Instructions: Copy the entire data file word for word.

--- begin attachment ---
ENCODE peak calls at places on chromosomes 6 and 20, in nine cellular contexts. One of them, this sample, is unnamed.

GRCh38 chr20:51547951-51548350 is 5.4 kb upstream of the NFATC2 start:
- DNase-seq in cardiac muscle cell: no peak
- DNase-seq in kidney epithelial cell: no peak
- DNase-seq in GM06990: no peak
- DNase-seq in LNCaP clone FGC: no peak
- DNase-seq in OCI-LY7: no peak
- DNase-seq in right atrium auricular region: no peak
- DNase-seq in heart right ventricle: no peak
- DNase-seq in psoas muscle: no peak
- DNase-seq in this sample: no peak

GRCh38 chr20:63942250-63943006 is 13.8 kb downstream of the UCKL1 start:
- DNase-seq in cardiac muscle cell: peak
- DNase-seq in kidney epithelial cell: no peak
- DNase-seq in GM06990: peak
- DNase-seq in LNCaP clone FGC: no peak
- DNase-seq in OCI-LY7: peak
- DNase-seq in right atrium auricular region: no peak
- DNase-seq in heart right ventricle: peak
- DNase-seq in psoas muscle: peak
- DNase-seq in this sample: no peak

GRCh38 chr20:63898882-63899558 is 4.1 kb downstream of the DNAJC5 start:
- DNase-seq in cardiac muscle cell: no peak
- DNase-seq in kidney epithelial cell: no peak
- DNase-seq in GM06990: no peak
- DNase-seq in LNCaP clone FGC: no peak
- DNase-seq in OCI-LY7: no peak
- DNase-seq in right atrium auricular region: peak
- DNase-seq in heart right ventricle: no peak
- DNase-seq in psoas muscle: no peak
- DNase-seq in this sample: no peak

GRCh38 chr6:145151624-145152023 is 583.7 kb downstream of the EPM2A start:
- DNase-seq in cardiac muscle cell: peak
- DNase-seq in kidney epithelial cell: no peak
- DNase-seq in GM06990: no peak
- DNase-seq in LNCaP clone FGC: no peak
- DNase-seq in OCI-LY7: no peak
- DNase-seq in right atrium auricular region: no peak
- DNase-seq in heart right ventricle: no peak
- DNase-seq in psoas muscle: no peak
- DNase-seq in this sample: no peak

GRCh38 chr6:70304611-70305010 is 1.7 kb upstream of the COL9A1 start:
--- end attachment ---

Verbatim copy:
ENCODE peak calls at places on chromosomes 6 and 20, in nine cellular contexts. One of them, this sample, is unnamed.

GRCh38 chr20:51547951-51548350 is 5.4 kb upstream of the NFATC2 start:
- DNase-seq in cardiac muscle cell: no peak
- DNase-seq in kidney epithelial cell: no peak
- DNase-seq in GM06990: no peak
- DNase-seq in LNCaP clone FGC: no peak
- DNase-seq in OCI-LY7: no peak
- DNase-seq in right atrium auricular region: no peak
- DNase-seq in heart right ventricle: no peak
- DNase-seq in psoas muscle: no peak
- DNase-seq in this sample: no peak

GRCh38 chr20:63942250-63943006 is 13.8 kb downstream of the UCKL1 start:
- DNase-seq in cardiac muscle cell: peak
- DNase-seq in kidney epithelial cell: no peak
- DNase-seq in GM06990: peak
- DNase-seq in LNCaP clone FGC: no peak
- DNase-seq in OCI-LY7: peak
- DNase-seq in right atrium auricular region: no peak
- DNase-seq in heart right ventricle: peak
- DNase-seq in psoas muscle: peak
- DNase-seq in this sample: no peak

GRCh38 chr20:63898882-63899558 is 4.1 kb downstream of the DNAJC5 start:
- DNase-seq in cardiac muscle cell: no peak
- DNase-seq in kidney epithelial cell: no peak
- DNase-seq in GM06990: no peak
- DNase-seq in LNCaP clone FGC: no peak
- DNase-seq in OCI-LY7: no peak
- DNase-seq in right atrium auricular region: peak
- DNase-seq in heart right ventricle: no peak
- DNase-seq in psoas muscle: no peak
- DNase-seq in this sample: no peak

GRCh38 chr6:145151624-145152023 is 583.7 kb downstream of the EPM2A start:
- DNase-seq in cardiac muscle cell: peak
- DNase-seq in kidney epithelial cell: no peak
- DNase-seq in GM06990: no peak
- DNase-seq in LNCaP clone FGC: no peak
- DNase-seq in OCI-LY7: no peak
- DNase-seq in right atrium auricular region: no peak
- DNase-seq in heart right ventricle: no peak
- DNase-seq in psoas muscle: no peak
- DNase-seq in this sample: no peak

GRCh38 chr6:70304611-70305010 is 1.7 kb upstream of the COL9A1 start: